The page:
Kawasaki Penis Festival, Or: Why I can’t imagine living anywhere but Japan anymore

In the past few weeks, the upcoming Penis Festival in Kawasaki was all I heard about. It sounded like a “had to be there event“, so that’s where I set out to go this rainy Sunday morning.

As soon as I get out of the train station in Kawasaki, it seems like I’m back in Europe. I’m surrounded by Western faces and the prevalent language I hear is English. Immediately, having come here feels wrong somehow, but I can’t quite put my finger on it.

The popularity of the festival can be measured by the queue of people waiting to get in – it goes all around the block. Luckily Japan knows how to handle big crowds and there is a huge number of guys in uniforms, directing the festival visitors where to go in oder to not mess up the system of the queue. I’m very happy about this level of organization in Japan because it creates fairness and no one needs to get upset. It’s your turn when it’s your turn. 

Inside the small festival area, where the Western tourists are let lose on their own, the organizational system breaks down and everything descends into chaos and anarchy. Despite there being several food stalls, I can’t make out any queues to follow anymore. Everyone is shoving and pushing to get through.

I just stand there, shocked, and for a second I honestly don’t know what to do. All I want is to leave immediately. I’m starting to feel anxieties rise up that I haven’t felt in a long time. Looking at the unhappy faces of the other Westerners around, I guess they don’t seem exactly relaxed either. It’s so paradoxical to me that they don’t realize that if everyone behaved decently, there wouldn’t be chaos and this festival would be a much better experience for everyone.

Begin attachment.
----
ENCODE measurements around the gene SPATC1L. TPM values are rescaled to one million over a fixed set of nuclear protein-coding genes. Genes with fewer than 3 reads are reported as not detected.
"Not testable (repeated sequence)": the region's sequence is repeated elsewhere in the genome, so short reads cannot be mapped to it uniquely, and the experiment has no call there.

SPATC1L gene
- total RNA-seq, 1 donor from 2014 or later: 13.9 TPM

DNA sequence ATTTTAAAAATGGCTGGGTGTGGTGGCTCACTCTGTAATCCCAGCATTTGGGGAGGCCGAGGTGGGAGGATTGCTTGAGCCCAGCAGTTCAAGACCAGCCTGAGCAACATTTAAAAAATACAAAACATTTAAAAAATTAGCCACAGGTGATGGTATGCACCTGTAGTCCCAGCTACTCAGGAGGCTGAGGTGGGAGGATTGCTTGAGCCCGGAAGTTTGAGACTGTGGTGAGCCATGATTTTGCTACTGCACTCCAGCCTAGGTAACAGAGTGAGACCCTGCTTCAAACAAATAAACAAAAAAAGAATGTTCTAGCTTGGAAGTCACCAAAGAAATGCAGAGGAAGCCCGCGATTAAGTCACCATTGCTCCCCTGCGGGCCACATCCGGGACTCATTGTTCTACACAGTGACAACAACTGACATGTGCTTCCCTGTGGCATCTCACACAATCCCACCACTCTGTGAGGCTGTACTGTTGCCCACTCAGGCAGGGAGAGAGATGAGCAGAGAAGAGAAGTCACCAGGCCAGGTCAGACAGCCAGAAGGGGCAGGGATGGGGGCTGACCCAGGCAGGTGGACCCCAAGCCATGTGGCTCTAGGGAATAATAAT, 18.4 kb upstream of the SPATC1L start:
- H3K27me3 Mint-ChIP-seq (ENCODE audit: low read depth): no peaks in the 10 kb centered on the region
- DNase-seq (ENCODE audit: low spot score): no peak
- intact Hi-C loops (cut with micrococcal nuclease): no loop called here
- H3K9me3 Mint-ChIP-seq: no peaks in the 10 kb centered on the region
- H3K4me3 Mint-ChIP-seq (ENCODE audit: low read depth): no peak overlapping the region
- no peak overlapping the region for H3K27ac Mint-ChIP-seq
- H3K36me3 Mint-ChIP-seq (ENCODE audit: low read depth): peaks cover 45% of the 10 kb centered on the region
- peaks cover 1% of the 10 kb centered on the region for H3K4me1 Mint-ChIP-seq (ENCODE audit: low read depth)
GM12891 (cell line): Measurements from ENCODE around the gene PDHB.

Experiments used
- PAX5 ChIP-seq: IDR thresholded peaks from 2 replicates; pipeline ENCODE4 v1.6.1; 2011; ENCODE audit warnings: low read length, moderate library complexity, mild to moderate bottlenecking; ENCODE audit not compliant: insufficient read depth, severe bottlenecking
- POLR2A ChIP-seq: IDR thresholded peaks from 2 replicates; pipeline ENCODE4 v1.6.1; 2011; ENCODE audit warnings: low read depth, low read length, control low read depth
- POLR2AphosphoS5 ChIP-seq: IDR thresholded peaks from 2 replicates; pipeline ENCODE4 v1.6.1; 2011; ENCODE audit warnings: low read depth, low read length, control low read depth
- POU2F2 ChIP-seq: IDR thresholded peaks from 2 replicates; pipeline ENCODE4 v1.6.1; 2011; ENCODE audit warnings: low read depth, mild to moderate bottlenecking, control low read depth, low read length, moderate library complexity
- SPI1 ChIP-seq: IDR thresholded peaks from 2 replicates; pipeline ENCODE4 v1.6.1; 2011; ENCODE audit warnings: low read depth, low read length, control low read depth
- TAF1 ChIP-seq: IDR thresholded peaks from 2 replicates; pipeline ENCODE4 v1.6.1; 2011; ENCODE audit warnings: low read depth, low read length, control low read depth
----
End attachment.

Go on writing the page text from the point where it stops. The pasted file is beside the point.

A Western girl walks by with a penis shaped lollipop. Since I promised a friend of mine to buy one of these, I enquire where she got it from. She points to the other side of the festival area and says: “There is a long line, but you just have to elbow your way in from the side!“ This doesn’t sound like something I want to do, so I try lining up normally. Soon I realize that by doing that, I don’t stand a chance to ever reaching the candy stall I’m trying to get to. People are pushing in from the side and jumping the queue. I find myself fighting my way through as well, despising myself for doing so. Being among Westerners who haven’t adapted to Japan and its values brings out the worst in me, too.

I can also feel, painfully, how the Japanese people at the festival look at me. Like I’m one of the annoying foreign tourists who had nothing better to do than think to themselves: “Let’s go find the crazy shit so we can go back home and tell everyone about how crazy Japan is.“ If anything, it seems likely to me that the Western media has turned this festival into something it didn’t use to be. I’ve been to several festivals like this, and the atmosphere has always been serene and relaxing. The complete opposite of today.

I also feel sorry for the Japanese people who can’t really enjoy this festival anymore, because foreigners without manners but all the more bigger elbows completely took over. I wonder: Why am I here? I don’t belong here. I’m not one of them. I’ve grown up and lived in the “elbow culture“ for 26 years and it had never agreed with me, but now, after 8 months of living in Japan, I can’t deal with it at all anymore. I just want to get the hell out of here and calm down the stress migraine that has been building up in my head in the past hour.

Back in my quiet area in Yokohama, people in the shop talk to me in Japanese like I’m – in some way – one of them. Even though I don’t understand all of it, it’s such a relief to be seen as a resident again.

Today’s lesson is clear:

I’m not going to go searching for “crazy shit“ anytime soon, but follow my intuition about the things I really enjoy doing in Japan. Like taking a pit-stop under a cherry tree on my way home from the supermarket. Or spending my Sunday in the local bathhouse. While doing so, I will make sure to remember to be grateful for living in a country that reduces chaos on the outside and as a direct consequence, my anxieties on the inside.




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